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The Biggest Storylines for Patriots Camp, Volume IV: The Receivers

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Eric Canha. Shutterstock Images.

The latest in a series. Here are Volumes I, II and III

Saying that the 2022 Patriots need to be better at the receiver position than the 2021 Patriots might seem like stating such an obvious point that it's not worth the pixels it's printed on. But that's not necessarily accurate. They were better there last year than you think. 

For what it's worth, Pro Football Focus gave Mac Jones' targets the 7th highest grade in the league, ahead of even Buffalo, Kansas City and Tampa. Though that includes the tight ends and running backs, that's nevertheless higher than anyone would've reasonably guessed. And speaking strictly of wideouts, Jakobi Meyers and Kendrick Bourne were Top 35. And DeVante Parker was No. 42 in the league with Miami. 

Additionally, Bourne had a preposterous 140.9 passer rating when targeted, second in the league to DeAndre Hopkins by only 0.5. And his reception percentage of 82.7% was also second highest, behind only Rondale Moore. So there's something to work with here. 

Still, they need better. They need to find someone to approximate a true WR1. And this is not easy for me to admit. Not just because it requires me to type words and form sentences when I'd rather be floating in my white trash above ground pool. (Though there is that.) It's tough because I've spent virtually the entire 2000s devaluing the wideout position. Saying that it's basically a shiny, spinning object that draws everyone's attention but doesn't add a lot of true value. The equivalent of Spinner hub caps on your wheels. While the quarterback, O-line and tight ends were the engine and drive train that got you to the Super Bowl. Which is why the rings were always being won by low- and undrafted receivers like Doug Baldwin, Victor Cruz, and Julian Edelman (talented as those guys may have been). Essentially that the quarterback makes receivers great, not the other way around.

But part of my journey toward personal perfection is the ability to evolve as circumstances evolve. It's impossible to look at the teams that have made it deep into the postseason these last few years and not recognize that Bill Polian's peyote-induced fever dream of a world where championship teams are built from the outside-in is finally being realized. And to that end, the need for a primary target for Jones to emerge is a huge priority over the next six weeks.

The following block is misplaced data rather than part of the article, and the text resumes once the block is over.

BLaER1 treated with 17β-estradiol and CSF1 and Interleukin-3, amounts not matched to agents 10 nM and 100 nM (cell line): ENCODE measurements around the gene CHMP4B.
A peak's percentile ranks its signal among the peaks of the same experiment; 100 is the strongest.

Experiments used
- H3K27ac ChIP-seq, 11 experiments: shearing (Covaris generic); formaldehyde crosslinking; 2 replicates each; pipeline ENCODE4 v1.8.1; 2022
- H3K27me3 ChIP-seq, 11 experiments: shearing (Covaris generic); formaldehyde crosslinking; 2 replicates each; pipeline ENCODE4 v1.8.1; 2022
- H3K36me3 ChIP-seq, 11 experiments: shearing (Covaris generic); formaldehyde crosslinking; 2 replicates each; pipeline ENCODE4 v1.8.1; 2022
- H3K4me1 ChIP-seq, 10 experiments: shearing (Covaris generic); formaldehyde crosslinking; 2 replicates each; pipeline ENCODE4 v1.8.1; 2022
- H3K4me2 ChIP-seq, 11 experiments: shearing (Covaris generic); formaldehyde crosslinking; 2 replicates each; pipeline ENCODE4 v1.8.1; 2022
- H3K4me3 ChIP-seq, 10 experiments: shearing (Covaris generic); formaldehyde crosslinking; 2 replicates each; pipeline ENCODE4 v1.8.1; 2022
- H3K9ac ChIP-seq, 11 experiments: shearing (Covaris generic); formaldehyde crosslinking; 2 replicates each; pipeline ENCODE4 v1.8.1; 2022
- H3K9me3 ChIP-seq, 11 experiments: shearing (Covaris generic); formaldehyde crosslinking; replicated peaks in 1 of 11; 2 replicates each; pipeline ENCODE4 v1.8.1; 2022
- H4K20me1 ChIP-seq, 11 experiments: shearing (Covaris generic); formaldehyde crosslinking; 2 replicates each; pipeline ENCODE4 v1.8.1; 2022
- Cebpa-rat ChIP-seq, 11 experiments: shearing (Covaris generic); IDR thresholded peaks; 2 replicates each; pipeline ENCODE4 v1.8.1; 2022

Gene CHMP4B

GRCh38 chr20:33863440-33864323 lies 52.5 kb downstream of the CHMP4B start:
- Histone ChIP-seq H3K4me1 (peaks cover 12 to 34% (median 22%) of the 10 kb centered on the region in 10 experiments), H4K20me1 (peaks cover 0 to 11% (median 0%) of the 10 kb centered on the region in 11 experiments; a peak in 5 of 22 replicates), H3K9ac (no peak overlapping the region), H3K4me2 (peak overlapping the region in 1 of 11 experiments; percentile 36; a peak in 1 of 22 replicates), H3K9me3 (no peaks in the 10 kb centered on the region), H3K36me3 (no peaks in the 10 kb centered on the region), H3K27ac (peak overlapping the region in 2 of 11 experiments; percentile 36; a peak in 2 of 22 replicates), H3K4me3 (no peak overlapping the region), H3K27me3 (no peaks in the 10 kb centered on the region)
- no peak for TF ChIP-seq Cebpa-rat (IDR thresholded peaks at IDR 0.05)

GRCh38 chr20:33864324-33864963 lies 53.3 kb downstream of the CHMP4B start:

Scott Pioli slowly nods in agreement:

Maybe for that reason, the Patriots have made it clear they have made changes to the offense. Both in its complexity and its scheme. Bill Belichick used the word "streamlined," as opposed to "simplified" or "so dumbed down that we wouldn't have to burn time off the play clock while everyone tells N'Keal Harry where he's supposed to be lined up anymore." I'm just speculating, but it seems logical that they assessed the failure of so many receivers to assimilate into Josh McDaniels' McOffense and decided it doesn't have to be graduate-level Calculus to be successful. That having Jones and his targets on the same page is preferable to 2000-2019 Tom Brady killing some wideout with laser beams from his eyes after every 3rd & incomplete. 

Schematically the change was signaled with the release of Jakob Johnson, one of the few surviving professional fullbacks in the wild, and a huge part of their rushing attack. Johnson was third in the league among all backs in terms of run blocks. And he said publicly the team let him go because they're eliminating his position. Presumably in favor of more two tight end and three- and four-receiver concepts.